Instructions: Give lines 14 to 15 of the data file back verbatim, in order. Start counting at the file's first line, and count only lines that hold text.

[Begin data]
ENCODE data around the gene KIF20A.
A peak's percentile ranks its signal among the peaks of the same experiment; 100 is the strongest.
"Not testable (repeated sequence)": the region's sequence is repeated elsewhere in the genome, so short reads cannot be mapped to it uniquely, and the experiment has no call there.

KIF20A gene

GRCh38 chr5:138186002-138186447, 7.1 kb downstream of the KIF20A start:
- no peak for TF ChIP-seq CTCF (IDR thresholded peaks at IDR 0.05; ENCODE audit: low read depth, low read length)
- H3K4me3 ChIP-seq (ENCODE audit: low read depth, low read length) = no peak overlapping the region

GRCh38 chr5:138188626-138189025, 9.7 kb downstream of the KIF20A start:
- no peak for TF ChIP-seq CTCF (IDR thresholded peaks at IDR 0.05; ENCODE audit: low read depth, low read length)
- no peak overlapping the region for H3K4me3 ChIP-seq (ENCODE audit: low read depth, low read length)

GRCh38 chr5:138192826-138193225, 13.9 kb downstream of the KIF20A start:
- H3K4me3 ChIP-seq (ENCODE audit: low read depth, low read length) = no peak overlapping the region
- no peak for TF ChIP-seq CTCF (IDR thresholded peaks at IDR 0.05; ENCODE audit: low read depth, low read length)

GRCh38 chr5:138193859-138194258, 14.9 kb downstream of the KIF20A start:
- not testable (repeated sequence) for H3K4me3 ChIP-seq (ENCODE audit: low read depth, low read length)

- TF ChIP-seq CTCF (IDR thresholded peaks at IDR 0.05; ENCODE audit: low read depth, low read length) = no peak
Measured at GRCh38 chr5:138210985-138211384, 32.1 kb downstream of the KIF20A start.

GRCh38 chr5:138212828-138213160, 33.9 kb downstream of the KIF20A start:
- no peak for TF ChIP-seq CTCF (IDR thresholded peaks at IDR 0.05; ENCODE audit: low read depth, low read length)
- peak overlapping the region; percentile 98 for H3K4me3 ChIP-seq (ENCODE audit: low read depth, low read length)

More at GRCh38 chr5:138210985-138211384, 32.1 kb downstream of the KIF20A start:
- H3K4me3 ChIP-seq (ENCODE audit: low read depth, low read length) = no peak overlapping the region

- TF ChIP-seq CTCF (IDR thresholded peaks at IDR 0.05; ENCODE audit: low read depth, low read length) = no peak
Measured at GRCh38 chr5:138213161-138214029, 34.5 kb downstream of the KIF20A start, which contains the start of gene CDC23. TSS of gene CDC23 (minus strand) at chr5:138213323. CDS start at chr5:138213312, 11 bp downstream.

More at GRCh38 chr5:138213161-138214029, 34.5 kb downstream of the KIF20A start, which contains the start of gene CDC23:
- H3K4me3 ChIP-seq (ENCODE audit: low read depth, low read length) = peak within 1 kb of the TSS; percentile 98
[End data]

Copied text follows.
GRCh38 chr5:138193859-138194258, 14.9 kb downstream of the KIF20A start:
- not testable (repeated sequence) for H3K4me3 ChIP-seq (ENCODE audit: low read depth, low read length)